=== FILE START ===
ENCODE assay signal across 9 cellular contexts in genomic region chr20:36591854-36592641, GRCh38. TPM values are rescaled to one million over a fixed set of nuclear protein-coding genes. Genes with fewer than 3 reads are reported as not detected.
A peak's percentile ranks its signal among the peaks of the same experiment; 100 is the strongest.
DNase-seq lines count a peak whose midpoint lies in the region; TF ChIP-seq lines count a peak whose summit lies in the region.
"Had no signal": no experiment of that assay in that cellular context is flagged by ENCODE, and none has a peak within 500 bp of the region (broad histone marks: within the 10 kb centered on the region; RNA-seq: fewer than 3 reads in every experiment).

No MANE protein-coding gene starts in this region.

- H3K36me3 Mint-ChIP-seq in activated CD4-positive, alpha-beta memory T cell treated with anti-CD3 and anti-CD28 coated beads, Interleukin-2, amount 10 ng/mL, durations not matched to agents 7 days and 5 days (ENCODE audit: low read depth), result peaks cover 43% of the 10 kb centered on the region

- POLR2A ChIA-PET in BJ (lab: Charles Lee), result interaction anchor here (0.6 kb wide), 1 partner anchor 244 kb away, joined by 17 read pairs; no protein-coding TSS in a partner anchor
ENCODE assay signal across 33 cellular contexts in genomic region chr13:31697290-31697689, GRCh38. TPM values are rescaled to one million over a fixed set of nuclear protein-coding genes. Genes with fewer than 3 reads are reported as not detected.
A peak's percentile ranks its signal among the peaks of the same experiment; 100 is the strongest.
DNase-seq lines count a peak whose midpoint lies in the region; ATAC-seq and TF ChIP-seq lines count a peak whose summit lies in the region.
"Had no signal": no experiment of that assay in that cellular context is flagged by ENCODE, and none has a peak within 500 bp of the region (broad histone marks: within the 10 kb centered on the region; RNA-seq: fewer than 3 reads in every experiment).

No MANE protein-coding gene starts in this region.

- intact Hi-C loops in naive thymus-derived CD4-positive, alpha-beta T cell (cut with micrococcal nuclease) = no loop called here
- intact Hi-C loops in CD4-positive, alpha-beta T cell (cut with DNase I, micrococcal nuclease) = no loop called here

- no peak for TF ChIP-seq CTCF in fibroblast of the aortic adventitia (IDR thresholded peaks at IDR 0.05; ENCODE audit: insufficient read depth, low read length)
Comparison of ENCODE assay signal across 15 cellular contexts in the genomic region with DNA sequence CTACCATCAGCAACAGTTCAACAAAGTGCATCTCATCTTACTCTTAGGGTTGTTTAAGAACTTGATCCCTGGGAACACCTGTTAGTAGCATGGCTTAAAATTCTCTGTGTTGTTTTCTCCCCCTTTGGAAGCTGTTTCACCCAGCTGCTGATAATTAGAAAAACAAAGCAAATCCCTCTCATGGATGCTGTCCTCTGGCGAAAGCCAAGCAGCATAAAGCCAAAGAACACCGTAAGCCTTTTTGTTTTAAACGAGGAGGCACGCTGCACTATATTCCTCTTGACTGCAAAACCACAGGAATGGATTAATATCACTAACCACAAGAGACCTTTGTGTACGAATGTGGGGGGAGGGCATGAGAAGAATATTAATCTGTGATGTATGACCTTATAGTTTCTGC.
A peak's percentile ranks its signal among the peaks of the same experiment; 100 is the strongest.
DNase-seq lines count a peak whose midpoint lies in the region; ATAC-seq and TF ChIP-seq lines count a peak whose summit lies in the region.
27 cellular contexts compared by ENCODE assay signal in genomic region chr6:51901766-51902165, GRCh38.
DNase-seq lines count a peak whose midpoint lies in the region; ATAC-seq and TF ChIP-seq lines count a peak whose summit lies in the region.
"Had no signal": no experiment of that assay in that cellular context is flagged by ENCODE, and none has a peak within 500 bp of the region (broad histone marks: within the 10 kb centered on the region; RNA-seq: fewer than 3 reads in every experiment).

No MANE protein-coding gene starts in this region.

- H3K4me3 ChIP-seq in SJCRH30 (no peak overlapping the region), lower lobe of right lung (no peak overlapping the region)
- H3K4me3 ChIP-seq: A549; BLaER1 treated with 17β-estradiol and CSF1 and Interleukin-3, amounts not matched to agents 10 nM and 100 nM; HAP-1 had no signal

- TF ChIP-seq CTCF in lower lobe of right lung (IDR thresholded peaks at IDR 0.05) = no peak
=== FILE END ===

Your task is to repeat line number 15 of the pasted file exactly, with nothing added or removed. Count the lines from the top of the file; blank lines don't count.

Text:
- no peak for TF ChIP-seq CTCF in fibroblast of the aortic adventitia (IDR thresholded peaks at IDR 0.05; ENCODE audit: insufficient read depth, low read length)